Mulholland Books, 336 pages, $26
Ben H. Winters has already written a knock-out series about The Last Policeman in a potentially apocalyptic future. He further bends and mashes expectations by writing a story about an alternate history in which slavery is still active (and legislatively protected) in the United States. Wowser!
“Victor” is a black man, but as he notes frequently there are many shades (and attitudes) of black. What does being black mean to him? He uses fake names and moves around a lot. He has a mysterious background and a mysterious purpose. Four states in the South are allowed to have slaves, and it’s not just slaves, it’s corporate, institutionalized slavery to the nth degree. If a slave escapes to anywhere in the other states, he or she is hunted down, taken back down south, and usually put to work on horrible off-shore rigs as punishment. Where does Victor fit into this narrative?
We soon find out that Victor is an agent of the U.S. Marshals Service, the governmental organization tasked with locating escaped slaves. Victor executes his job with cunning efficiency. His new project involves finding a slave named Jackdaw.
He has established himself in Indianapolis as a meek ex-slave looking for his wife still in captivity at a corporate mining facility in order to gain access to the escape network, known as the Underground Airlines, a modernization of the Underground Railway. The safe haven goal is, of course, Canada. In Indianapolis, Victor meets people who will be critical to his mission: a timid-appearing priest, a swaggering black cop, and a white woman with a young bi-racial son.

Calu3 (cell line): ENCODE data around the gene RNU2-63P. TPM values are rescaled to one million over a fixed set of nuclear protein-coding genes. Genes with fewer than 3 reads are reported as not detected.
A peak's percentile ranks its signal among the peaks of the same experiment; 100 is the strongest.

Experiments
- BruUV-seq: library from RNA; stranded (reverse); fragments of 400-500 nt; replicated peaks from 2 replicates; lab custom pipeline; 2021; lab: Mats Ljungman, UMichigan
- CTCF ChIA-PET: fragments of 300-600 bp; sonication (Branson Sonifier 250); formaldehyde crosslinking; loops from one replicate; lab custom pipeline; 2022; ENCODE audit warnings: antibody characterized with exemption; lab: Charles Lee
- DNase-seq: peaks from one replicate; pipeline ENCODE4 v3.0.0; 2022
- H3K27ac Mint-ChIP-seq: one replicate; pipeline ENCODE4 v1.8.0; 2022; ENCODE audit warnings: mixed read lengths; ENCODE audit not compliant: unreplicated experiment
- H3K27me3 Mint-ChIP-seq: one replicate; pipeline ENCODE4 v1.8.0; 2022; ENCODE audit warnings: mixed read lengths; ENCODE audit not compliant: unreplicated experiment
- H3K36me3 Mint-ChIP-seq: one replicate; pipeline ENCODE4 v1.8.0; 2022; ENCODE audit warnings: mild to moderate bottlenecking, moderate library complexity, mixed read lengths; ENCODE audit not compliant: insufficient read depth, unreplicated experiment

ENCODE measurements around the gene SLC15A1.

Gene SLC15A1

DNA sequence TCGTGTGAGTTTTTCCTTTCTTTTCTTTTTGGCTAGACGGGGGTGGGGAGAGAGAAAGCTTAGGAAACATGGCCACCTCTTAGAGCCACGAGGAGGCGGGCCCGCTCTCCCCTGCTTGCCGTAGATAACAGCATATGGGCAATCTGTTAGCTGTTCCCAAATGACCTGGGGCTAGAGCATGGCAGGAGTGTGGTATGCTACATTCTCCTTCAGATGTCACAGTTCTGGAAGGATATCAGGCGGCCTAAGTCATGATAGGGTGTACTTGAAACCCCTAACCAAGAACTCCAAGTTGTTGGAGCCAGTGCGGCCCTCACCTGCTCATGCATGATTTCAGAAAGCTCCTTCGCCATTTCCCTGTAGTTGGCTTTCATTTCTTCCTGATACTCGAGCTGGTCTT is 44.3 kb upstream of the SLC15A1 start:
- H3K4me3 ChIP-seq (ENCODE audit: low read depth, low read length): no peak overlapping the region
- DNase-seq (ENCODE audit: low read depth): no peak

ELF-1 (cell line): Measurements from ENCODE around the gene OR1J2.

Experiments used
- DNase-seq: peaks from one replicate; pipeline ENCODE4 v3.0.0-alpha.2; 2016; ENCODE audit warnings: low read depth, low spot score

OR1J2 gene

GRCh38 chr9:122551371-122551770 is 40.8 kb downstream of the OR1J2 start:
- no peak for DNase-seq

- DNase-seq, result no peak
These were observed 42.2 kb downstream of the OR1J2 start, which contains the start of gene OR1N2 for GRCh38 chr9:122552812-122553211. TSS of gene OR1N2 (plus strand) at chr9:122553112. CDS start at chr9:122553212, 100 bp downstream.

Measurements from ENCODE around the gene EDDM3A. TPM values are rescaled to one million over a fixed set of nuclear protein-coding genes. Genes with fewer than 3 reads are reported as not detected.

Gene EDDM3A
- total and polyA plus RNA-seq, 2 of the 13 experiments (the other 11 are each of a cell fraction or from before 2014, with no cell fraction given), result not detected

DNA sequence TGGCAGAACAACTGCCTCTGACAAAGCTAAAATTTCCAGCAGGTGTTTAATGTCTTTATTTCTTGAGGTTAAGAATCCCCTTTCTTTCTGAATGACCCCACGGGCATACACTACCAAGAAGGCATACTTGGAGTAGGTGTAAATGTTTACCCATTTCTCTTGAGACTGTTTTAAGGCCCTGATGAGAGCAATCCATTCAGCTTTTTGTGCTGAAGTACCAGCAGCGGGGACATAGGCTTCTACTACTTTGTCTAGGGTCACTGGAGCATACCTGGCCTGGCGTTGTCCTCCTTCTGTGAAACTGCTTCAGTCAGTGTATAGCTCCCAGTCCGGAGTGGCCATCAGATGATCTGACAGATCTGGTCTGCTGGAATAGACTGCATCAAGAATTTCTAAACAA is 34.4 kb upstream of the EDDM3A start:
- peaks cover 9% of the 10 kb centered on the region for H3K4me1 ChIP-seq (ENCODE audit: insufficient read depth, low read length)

As part of his mission, Victor eventually must make his way into the slave-holding South, a region that holds bad memories for him of his own time as a slave. (Sorry, if that appears to be a spoiler.)
It isn’t just the innovative storyline that Winters (a Caucasian) presents but also his ability to fully inhabit the first-person viewpoint of Victor. Winters does a great job depicting Victor’s increasing stress and inability to shut out his competing thoughts over his moral obligations.
This is a thriller, but it’s not a typical thriller. This is a detective novel, but it’s certainly not a typical detective novel. It’s a social statement, an invective against racism, a plea for humanity. And, bonus, it’s well written.